A soon to be published study (1.) recognizes that recent advances in sensor-technology allow the kinematics and kinetics of skiing to be monitored and data collected during training and actual competitions. The data will generate detailed information about the biomechanical factors related to success in competition and used to individualize training and skiing and equipment for each unique skier and, most important, motivate innovative scientific research for years to come.
Individualize equipment for each unique skier
I fervently hope that this marks the beginning of the realization of a vision I had 30 years ago; one that resulted in the 1992 on snow studies using a unique instrumented research vehicle I designed with a biomedical engineer. This research vehicle allowed data to be acquired from skiers ranging from World Cup and Olympic champions to neophytes during actual ski maneuvers and meaningful metrics generated with which to assess performance. The objective of the study was to validate my hypothetical model of the mechanics, neurobiomechanics and physics of platform balance and the mechanism of skier CNS mediated dynamic stability. A validated model is essential for the interpretation of performance extrapolated from data. The intent of the subsequent patents was to provide a knowledge base to serve as a foundation for a science that would eventually enable individual skier optimization of every aspect of equipment and make skiing as easy and intuitive as walking for the masses.
A major source of inspiration and direction for my work and especially for my persistence came from the medical text-book The Shoe and Sport, in particular, Part 6 The Ski Boot.
From a technical (skiing) point of view, the ski boot must represent an interface between the human body and the ski. This implies first of all an exchange of steering function, i.e., the skier must be able to steer as well as possible, but must also have a direct (neural) feedback from the ski and from the ground (snow). In this way, the skier can adapt to the requirements of the skiing surface and snow conditions. These conditions can be met if the height, stiffness, angle and functions (rotational axes, ankle joint (AJ)/shaft) of the shaft are adapted, as well as possible to the individual skier.
The modern ski boot must be designed from a functional point of view, i.e., the design must take into consideration the realities of functional anatomy (axes etc.).
It (the design) should not make compromises at the expense of other joints (length of shaft, flexibility and positioning).
It (the ski boot) must represent the ideal connecting link between man and ski (steering and feedback).
I am forever indebted to Dr. E. Stussi, Member of GOTS – Chief of Biomechanical Laboratory ETH, Zurich, Switzerland, Professor Dr. M. Pfeiffer of the Institute for the Athletic Science, University of Salzburg, Salzburg, Austria, Dr. med. H.W. Bar, Orthopedics-Sportsmedicine, member of GOTS, Murnau, West Germany and W Hauser and P. Schaff of the Technical Surveillance Association, Munich, West Germany and other pioneers who inspired my efforts and paved the way to the future of skiing.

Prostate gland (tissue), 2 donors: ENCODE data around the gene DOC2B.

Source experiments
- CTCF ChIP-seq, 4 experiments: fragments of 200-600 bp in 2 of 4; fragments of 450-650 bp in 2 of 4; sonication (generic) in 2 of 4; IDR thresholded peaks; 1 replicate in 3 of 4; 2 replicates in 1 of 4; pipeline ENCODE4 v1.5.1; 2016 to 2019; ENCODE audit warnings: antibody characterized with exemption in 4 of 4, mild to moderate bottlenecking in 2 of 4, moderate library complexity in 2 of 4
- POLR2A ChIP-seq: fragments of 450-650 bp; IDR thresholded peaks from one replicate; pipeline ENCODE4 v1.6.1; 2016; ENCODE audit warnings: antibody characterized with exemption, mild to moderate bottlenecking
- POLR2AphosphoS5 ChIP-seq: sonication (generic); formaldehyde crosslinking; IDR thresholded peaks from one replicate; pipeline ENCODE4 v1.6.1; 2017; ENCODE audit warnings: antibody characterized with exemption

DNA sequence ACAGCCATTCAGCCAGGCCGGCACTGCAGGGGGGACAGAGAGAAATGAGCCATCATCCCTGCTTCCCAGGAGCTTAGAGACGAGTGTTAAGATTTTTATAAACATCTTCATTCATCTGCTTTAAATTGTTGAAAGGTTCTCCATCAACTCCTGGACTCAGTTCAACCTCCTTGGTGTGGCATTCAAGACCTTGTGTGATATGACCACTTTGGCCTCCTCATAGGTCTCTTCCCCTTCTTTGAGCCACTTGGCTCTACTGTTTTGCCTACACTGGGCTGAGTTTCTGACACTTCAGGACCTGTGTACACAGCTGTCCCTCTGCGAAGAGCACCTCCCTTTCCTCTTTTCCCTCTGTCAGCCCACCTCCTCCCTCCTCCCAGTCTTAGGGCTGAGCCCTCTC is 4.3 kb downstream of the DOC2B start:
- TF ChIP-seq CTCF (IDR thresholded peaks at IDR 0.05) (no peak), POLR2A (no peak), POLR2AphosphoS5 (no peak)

In the words of W Hauser and P. Schaff:
In the future, ski boots will be designed rationally and according to the increasing requirements of the ski performance target groups.
I sincerely hope that the work of Supej Matej and H-C Holmberg (1.) ushers in the future of skiing.
The Platform Balance Solution
In previous posts I established that:
- the axis of rotation of the foot and the ski (steering) resulting from rotation of the femur in the socket of its ball joint with the pelvis by what amounts to a muscle driven torque motor, occurs behind the center of the long running surface of the base of the ski.
- the ball of the foot of a skier is located on the proximate center of the long running surface of the base of the ski.
- edging and carving force require components of force with vectors aligned 180 and 90 degrees to the transverse aspect of the base plane of the outside ski.
- the rotational or steering force (torque) is the source of the vector of the 180 degree force acting into the snow.
- the point of application of the rotational cutting force when the axis of rotation of the ankle is oriented on the X-Y axis of the ski is mechanically ineffective. The monoplanar nature of the torque makes it less effective in terms of contributing to skier dynamic stability.
- the effect of side-cut on platform angle mechanics must also be considered.
From a mechanical-neurobiomechanical perspective, the logical place to apply the center of force of the foot acting 90 degrees (or slightly less) to the transverse base plane is under the ball of the foot (i.e. the head of the first metatarsal).
After a thorough investigation and analysis of the forces associated with platform angle mechanics I reached the conclusion that given the robust structure and the degree of stability of the head of the first metatarsal and the fact that the 90 and 180 degree forces should be congruent it seemed logical to apply the force acting 180 degrees to the transverse base plane of the ski to the medial aspect of the head of the first metatarsal. The 1992 study was designed to confirm or disprove the validity of this conclusion.
The graphic below shows the application of the rotational (steering) force to the medial aspect of the head of the first metatarsal.The photo below shows the robust force transfer structures under and on the inner (media) aspect of the head of the first metatarsal.
In my next post I will discuss the requirements of a ski boot necessary for the user to simultaneously apply plantar force to the platform and rotational force to the medial aspect of the head of the first metatarsal.
- Recent Kinematics and Kinetic Advances in Olympic Alpine Skiing: Pyeonchang and Beyond – Supej Matej and H-C Holmberg: Frontiers in Physiology